Submission Deadline: Dec. 30, 2015
Lead Guest Editor
Surgical Nursing Department, Aydın School of Health, Adnan Menderes University,
Nursing Faculty, Surgical Nursing Department, Ege Univeristy,
Guidelines for Submission
Manuscripts can be submitted until the expiry of the deadline. Submissions must be previously unpublished and may not be under consideration elsewhere.
Papers should be formatted according to the guidelines for authors (see: http://www.sciencepublishinggroup.com/journal/guideforauthors?journalid=151
). By submitting your manuscripts to the special issue, you are acknowledging that you accept the rules established for publication of manuscripts, including agreement to pay the Article Processing Charges for the manuscripts. Manuscripts should be submitted electronically through the online manuscript submission system at http://www.sciencepublishinggroup.com/login
. All papers will be peer-reviewed. Accepted papers will be published continuously in the journal and will be listed together on the special issue website.
Hossein Asgar Pour,
Pages: 11-15 Published Online: Mar. 14, 2016
Views 5541 Downloads 174
Hossein Asgar Pour,
Pages: 6-10 Published Online: Jan. 20, 2016
Views 3839 Downloads 107
Pages: 1-5 Published Online: Jan. 20, 2016
Views 10391 Downloads 246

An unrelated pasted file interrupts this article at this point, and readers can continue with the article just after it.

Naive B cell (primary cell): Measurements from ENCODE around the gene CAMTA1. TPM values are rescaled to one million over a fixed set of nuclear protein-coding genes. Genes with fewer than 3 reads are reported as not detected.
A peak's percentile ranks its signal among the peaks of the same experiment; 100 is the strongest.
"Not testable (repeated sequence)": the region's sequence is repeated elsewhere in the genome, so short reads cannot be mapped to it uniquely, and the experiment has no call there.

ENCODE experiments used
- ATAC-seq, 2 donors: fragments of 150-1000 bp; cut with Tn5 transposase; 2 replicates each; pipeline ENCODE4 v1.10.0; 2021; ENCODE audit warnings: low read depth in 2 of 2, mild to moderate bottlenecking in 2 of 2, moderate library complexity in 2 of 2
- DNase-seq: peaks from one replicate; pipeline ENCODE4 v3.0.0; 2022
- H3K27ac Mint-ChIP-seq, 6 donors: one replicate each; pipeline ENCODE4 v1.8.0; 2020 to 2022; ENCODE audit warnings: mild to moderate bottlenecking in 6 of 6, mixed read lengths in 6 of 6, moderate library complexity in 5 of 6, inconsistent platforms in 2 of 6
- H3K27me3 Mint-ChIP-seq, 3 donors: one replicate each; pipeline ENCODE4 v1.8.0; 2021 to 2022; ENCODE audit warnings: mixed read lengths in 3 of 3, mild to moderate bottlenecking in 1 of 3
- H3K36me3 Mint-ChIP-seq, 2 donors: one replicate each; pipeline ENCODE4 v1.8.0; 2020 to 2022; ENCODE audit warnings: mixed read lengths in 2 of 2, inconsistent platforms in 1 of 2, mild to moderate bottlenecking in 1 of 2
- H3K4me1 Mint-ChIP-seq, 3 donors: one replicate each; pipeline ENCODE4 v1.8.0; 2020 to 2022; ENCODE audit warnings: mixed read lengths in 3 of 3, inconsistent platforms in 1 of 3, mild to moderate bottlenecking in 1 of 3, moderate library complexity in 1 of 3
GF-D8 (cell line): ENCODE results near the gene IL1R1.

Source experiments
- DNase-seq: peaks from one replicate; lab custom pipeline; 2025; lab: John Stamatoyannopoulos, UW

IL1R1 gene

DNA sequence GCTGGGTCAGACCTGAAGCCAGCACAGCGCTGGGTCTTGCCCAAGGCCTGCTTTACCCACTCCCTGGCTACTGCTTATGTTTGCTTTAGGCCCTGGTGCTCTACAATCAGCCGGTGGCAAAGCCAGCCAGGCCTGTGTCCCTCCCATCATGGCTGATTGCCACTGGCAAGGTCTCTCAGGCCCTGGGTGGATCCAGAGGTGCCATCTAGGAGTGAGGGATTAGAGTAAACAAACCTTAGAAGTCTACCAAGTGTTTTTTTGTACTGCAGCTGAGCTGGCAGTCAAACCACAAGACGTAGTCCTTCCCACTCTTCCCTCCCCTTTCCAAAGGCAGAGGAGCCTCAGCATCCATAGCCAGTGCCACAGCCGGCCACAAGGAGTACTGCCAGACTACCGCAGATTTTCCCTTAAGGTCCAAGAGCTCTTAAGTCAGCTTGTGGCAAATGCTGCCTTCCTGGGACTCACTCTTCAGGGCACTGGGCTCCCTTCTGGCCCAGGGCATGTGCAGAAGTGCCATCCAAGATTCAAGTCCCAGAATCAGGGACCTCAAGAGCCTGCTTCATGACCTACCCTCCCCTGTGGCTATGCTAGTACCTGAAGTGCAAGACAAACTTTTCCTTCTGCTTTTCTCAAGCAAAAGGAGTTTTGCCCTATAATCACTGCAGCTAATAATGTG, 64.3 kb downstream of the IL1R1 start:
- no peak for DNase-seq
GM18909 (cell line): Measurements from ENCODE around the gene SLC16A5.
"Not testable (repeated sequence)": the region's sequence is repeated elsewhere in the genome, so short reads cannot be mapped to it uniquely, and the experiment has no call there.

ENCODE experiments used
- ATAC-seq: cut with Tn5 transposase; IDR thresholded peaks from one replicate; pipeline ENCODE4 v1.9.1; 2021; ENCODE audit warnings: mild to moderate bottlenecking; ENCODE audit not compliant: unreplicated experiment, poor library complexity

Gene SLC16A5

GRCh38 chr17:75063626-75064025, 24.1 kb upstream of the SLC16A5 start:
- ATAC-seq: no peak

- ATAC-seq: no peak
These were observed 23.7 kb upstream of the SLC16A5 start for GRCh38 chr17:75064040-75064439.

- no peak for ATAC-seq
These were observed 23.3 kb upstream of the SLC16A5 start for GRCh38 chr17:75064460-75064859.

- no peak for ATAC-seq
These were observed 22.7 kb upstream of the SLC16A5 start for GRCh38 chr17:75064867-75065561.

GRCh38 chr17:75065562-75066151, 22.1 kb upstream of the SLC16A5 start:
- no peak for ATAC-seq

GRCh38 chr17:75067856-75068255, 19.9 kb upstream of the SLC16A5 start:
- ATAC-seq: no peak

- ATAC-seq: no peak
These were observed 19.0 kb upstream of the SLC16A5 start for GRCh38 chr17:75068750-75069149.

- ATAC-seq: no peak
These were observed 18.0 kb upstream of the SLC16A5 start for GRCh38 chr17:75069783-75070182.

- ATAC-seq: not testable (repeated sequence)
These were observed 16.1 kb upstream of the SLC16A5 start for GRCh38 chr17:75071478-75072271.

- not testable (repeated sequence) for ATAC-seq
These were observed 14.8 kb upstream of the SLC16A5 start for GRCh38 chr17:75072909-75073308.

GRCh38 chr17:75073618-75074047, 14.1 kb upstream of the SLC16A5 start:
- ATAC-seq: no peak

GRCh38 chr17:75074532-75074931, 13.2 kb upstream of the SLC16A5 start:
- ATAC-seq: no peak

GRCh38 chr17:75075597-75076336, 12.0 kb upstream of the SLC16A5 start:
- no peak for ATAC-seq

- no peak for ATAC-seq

Core body temperature (CBT), arterial blood pressure, pulse, respiration and pain are basic vital signs and indicators of an individual’s health status. Changes in physiological functions are reflected in the values of an individual’s basic vital signs. Deviations from the normal values of vital signs indicate the disruption of homeostasis. Fever results from a cytokine mediated reaction that results in the generation of acute phase reactants and controlled elevation of core body temperature. Fever is an adaptive response to a variety of infectious, inflammatory, foreign stimuli and surgery. The incidence of fever ranges between 28% and 75% in critically ill patients, and fever has an infection and non-infectious causes. About 50% of fevers in ICU patients are due to infectious causes. On the other hand, between 40-50 % of patients develop fever after surgery depending on type of surgery but only a small percentage turn out to be due to infection. Fever of unknown origin remain one of the most common and difficult diagnostic problems faced daily by clinicians. In addition, pattern of temperature changes (continuous fever, intermittent fever, quotidian fever, tertian fever, quartan fever, remittent fever, pel-ebstein fever and neutropenic fever) may occasionally hint at the diagnosis. CBT increase to be followed by increase of oxygen consumption and energy expenditure. These increases in the metabolic rate and serum levels of stress hormones are suggested to subsequently change in haemodynamic parameters. Non-pharmacological and pharmacological methods are used to reduce CBT in febrile patients, but little researchs related to the effects of these methods on guests have been performed. Among critically ill patients, the effect of antipyretics on survival in patients with sepsis is unclear. Although the use of antipyretics to treat fever among patients with presumed severe sepsis may increase the risk of mortality in this setting. On the basis of these data, there is a plausible biological rationale that the presence of fever has different implications in patients with infection compared with those without infection. It is important for physicians/nurses to appreciate the causes of fever in medical-surgical patients and physiological effects of fever related on causes on haemodynamic parameters which can cause complications in these settings. Furthermore accurate and careful patient’s assessment and monitoring during febrile episodes can be helpful to determine the process of fever treatment choice and effects of thismethods on haemodynamic parameters and complication of treatment methods such as morbidity and mortality.